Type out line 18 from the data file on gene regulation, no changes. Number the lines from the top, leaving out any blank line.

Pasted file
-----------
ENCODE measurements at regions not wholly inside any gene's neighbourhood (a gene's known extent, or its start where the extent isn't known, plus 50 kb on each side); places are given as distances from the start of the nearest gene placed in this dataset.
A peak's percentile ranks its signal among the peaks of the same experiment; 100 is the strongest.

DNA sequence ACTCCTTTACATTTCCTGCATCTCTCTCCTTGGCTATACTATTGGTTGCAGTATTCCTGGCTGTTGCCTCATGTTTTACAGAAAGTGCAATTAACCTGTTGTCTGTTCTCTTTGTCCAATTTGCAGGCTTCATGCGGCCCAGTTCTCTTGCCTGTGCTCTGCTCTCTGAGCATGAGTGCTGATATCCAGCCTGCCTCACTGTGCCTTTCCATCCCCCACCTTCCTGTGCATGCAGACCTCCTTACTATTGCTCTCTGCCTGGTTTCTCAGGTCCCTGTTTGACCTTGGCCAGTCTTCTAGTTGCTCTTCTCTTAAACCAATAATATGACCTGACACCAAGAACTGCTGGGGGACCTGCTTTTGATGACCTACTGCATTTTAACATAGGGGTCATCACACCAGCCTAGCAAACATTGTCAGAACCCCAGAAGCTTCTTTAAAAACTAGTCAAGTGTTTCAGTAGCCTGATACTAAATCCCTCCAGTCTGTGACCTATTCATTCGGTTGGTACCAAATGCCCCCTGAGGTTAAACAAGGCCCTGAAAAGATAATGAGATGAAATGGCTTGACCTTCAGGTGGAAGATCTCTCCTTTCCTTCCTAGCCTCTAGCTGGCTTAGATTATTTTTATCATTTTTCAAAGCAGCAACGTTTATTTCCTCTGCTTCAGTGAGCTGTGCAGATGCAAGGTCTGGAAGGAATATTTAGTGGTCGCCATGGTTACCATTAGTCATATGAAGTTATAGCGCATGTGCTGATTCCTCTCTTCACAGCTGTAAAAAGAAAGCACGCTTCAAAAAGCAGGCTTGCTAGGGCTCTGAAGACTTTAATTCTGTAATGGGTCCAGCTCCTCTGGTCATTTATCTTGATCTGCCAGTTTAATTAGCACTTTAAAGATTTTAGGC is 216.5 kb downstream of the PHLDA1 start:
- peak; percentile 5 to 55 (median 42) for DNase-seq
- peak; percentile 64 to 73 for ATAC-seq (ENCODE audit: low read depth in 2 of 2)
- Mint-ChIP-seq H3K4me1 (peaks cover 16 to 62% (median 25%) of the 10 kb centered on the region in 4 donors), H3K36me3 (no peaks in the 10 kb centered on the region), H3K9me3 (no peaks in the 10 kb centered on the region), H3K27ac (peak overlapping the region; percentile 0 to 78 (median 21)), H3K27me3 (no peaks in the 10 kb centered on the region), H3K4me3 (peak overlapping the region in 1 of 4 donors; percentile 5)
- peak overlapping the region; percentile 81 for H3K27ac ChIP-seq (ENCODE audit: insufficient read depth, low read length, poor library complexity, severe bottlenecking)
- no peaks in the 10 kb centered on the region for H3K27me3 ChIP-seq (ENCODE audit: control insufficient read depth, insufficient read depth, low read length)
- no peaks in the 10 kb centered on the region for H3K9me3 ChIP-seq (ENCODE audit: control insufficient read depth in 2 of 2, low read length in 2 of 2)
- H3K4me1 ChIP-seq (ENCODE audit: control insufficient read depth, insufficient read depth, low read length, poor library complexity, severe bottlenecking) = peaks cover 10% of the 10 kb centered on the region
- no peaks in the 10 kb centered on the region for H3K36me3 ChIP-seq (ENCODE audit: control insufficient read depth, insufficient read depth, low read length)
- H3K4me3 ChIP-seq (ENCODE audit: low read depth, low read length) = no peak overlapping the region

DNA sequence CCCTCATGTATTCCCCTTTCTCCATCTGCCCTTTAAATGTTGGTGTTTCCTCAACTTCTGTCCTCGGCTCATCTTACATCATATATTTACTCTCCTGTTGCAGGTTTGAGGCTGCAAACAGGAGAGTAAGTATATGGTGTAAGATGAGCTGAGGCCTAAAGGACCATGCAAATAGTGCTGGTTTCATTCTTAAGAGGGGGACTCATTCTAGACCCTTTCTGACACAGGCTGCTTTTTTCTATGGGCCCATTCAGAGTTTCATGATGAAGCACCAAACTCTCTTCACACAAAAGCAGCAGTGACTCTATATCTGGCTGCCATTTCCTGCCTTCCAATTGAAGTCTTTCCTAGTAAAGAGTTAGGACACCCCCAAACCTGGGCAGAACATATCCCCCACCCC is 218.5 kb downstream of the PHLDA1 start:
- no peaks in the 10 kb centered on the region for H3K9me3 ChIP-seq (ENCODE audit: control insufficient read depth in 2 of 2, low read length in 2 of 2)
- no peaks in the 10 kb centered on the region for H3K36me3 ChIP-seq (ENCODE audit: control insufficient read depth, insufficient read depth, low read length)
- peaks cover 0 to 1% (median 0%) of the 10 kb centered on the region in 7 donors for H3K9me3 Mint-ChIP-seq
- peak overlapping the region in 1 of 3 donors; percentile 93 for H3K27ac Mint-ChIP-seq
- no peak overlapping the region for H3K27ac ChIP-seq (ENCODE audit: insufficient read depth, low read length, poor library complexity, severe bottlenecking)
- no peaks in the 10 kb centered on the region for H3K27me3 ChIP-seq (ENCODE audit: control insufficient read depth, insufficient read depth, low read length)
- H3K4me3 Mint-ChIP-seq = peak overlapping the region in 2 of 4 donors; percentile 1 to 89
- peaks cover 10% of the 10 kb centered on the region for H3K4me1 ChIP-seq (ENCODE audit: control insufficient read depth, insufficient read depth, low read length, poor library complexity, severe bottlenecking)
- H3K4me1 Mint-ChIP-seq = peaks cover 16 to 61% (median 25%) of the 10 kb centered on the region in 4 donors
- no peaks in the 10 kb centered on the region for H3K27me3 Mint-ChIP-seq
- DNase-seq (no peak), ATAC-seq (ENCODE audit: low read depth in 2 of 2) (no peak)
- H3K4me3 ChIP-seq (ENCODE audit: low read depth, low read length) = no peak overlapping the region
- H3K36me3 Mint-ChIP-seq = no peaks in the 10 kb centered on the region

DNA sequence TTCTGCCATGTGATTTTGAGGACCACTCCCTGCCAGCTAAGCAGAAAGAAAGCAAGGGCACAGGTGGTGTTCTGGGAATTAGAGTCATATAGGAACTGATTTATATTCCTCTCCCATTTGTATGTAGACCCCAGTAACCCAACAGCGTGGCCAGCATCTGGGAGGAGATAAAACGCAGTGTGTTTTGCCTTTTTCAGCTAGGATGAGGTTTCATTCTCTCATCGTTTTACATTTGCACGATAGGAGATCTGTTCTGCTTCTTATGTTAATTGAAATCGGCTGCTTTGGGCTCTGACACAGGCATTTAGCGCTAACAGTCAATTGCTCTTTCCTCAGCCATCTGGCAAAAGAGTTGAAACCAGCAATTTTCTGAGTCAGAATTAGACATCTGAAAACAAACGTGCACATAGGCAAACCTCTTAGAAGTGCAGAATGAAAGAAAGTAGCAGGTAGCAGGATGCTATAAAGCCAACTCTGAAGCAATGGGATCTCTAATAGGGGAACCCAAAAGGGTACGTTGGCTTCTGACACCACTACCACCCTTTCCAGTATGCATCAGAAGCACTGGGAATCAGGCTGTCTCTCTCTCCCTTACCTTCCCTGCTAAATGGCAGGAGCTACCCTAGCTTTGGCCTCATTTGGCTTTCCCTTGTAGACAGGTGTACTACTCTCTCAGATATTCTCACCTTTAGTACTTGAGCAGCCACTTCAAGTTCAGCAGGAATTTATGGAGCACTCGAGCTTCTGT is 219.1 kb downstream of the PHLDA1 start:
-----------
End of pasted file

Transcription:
- no peak overlapping the region for H3K27ac ChIP-seq (ENCODE audit: insufficient read depth, low read length, poor library complexity, severe bottlenecking)